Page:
It’s all over except for the leftover cranberry sauce and buyer’s remorse, but Black Friday weekend is often considered a harbinger of the holiday shopping season for retailers.
Spoiler alert: It seldom is. While certain results do occasionally provide some direction for December expectations, the truth of the matter is that Black Friday, Cyber Monday and all the other artificial promotional shopping days of the past week often have little to do with how holiday shopping plays out over the next 30 days.
Retailers used to say the same thing about back-to-school and Halloween—that they were good leading indicators of future business. But by and large, that’s no longer the case, thanks to consumer sentiment, world affairs and the overall mood of the country, all of which seem to change not just by the month or week, but by the hour. Still, if one searches hard enough, there are some clues that might help the retail industry make the most of the buildup to December 25.
While most parties agree that Black Friday business was OK, the consensus ends there. Some analysts saw low-double-digit gains on the top line, while others pegged it in the mid-single digits. And of course, all of this was tempered by inflation rates in the 6 to 8 percent range that moved the scoring curve.
Beyond the fact that shoppers were generally in a buying mood, here are some other takeaways worth noting.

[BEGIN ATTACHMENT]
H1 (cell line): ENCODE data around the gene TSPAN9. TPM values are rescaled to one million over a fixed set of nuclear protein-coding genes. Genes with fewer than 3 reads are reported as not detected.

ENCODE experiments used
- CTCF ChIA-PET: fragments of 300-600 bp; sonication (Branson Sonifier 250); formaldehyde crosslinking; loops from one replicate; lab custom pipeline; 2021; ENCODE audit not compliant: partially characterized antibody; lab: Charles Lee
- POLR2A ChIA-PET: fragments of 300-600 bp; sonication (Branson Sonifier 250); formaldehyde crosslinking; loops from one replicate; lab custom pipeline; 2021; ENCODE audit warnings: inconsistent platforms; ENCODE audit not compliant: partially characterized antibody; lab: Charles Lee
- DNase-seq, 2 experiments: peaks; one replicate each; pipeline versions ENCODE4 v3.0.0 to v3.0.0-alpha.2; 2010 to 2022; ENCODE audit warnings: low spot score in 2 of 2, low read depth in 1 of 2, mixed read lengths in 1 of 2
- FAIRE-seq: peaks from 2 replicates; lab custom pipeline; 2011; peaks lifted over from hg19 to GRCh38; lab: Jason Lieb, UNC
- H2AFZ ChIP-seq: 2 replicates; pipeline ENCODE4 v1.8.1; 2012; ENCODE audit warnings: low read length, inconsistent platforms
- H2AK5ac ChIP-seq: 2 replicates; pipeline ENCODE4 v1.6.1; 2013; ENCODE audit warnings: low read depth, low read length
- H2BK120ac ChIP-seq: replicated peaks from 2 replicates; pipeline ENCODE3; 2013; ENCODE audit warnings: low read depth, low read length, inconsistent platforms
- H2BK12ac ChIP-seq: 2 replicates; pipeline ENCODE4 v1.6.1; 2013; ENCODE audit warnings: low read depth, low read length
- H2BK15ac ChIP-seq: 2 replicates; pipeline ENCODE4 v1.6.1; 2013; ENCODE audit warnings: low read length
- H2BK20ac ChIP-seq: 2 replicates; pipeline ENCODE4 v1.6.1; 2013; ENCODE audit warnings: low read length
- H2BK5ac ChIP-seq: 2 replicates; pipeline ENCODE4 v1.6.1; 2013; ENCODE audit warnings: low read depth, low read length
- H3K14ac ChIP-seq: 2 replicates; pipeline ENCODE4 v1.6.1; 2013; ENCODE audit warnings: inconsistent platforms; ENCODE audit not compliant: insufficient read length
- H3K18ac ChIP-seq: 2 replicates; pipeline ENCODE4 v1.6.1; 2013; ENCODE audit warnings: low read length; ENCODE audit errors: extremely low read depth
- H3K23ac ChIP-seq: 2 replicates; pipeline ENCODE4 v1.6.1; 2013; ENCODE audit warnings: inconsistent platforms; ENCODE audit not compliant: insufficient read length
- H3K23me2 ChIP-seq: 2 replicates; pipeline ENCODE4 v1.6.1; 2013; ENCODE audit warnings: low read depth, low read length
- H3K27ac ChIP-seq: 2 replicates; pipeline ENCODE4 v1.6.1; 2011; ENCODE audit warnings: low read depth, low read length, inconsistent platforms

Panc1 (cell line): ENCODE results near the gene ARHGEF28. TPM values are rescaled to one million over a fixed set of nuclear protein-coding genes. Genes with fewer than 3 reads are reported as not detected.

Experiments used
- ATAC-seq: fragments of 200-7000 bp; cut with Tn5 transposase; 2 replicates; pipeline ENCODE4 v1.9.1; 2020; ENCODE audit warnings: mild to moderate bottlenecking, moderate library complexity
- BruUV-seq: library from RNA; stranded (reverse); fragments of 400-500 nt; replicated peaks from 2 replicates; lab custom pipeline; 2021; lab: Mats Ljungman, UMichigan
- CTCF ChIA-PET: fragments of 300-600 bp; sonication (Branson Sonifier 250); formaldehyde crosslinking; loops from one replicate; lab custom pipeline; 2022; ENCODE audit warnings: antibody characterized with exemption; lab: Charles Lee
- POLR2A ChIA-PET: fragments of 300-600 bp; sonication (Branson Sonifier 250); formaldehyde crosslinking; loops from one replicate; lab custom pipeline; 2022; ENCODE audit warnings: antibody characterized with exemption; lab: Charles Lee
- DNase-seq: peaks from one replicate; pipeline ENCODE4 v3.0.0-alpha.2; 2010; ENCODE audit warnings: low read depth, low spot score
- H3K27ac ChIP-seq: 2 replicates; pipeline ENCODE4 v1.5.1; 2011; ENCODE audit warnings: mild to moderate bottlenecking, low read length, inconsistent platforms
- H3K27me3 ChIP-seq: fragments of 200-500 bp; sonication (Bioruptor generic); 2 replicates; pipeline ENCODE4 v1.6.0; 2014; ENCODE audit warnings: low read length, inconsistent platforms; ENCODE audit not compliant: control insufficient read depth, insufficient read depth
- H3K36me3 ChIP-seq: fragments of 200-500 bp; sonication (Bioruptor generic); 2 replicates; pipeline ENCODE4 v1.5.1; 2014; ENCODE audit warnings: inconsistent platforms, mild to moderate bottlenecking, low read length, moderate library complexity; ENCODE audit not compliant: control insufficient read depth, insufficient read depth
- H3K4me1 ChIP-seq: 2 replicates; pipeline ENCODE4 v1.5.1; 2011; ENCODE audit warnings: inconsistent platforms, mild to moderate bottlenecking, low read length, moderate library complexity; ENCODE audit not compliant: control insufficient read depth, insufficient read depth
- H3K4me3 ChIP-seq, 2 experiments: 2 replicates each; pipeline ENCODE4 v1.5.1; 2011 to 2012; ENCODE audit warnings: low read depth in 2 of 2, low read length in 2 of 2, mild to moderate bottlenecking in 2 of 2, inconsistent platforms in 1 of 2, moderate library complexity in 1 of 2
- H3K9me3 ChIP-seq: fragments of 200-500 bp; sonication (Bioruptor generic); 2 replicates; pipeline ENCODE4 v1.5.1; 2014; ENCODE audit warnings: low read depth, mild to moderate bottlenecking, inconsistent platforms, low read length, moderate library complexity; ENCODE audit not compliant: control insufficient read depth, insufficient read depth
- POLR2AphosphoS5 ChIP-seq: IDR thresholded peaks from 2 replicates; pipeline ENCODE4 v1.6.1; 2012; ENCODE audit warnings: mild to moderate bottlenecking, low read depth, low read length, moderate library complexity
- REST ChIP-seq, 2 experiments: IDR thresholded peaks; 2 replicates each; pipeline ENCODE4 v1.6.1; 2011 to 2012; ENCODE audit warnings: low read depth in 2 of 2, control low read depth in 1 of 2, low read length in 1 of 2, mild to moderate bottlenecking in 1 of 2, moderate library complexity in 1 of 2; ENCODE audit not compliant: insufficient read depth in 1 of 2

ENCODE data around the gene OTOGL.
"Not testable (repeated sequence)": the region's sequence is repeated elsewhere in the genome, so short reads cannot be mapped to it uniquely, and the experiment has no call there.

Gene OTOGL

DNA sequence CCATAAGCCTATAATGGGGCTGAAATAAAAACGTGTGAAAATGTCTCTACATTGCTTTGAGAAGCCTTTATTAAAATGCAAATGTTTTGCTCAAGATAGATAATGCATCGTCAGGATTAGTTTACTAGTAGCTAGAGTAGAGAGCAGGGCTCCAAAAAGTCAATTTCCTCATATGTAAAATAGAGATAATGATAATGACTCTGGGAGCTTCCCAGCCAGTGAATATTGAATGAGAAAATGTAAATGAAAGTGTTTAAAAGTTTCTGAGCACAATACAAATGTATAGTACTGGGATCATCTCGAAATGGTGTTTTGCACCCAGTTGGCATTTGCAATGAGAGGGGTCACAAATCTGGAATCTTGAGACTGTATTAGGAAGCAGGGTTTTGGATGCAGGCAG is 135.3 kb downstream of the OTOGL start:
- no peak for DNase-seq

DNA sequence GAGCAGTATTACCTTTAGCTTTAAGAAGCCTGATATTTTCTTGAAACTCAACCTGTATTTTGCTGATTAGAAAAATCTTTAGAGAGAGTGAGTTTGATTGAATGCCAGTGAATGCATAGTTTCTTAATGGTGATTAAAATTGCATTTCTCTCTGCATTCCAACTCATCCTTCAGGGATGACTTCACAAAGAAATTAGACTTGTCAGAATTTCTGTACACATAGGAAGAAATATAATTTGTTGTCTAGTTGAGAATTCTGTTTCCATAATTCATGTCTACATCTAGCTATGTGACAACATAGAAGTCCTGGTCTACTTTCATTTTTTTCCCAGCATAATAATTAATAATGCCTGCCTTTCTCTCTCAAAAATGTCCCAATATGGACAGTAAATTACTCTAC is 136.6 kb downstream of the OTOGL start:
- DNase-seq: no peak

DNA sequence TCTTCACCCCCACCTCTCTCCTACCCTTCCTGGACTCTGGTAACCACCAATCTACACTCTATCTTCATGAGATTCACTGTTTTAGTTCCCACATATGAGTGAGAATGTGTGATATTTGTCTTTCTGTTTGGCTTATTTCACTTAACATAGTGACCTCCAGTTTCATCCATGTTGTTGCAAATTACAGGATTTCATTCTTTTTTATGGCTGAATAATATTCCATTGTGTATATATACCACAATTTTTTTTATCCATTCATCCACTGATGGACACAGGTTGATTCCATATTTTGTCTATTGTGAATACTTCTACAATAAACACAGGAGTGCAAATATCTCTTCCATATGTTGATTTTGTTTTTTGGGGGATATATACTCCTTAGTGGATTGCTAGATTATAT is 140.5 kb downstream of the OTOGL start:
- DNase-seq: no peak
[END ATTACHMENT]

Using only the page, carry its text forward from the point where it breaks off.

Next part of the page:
Physical stores were busy
After close to three years of primarily online holiday shopping, consumers hit the stores and made a day of it. In-person store traffic was strong across multiple channels, while companies without locations—brands like Wayfair, Overstock and some smaller DTC players—were caught short.
Online business plateaued
Again, the beneficiary of stay-at-home pandemic conditions, e-commerce had small gains, if any. It remains to be seen if this is a temporary leveling-off, or if this is the new balance in the retail world. Nonetheless, companies without robust online operations, like off-pricers At Home and Tuesday Morning, are missing out on as much as a quarter of the marketplace.
Deals, deals, deals
The American shopper never met a deal they didn’t love, and the past week or two continued to prove that. In news stories featuring interviews with shoppers, virtually every report included a typical consumer saying they were looking for bargains and sales. This is nothing new, but it seemed to be more critical than ever.
Consumers are much less worried than economists
While there’s still talk of a recession, inflation and all the other dark economic clouds descending upon the country, shoppers apparently haven’t gotten the memo. Yes, they are being thrifty, but they have by no means cut up their credit cards or hidden their checkbooks. They are buying—and show no signs of stopping anytime soon.
Some retail insiders continue to call last weekend “Black-and-Blue Friday,” even if some preferred “Gray Friday.” Whatever the color, whatever the shade, Americans came, they saw, and they shopped. All indications are that they are far from dropping anytime soon.
Homepage image: ©colnihko/Adobe Stock
Warren Shoulberg is the former editor in chief for several leading B2B publications. He has been a guest lecturer at the Columbia University Graduate School of Business; received honors from the International Furnishings and Design Association and the Fashion Institute of Technology; and been cited by The Wall Street Journal, The New York Times, The Washington Post, CNN and other media as a leading industry expert. His Retail Watch columns offer deep industry insights on major markets and product categories.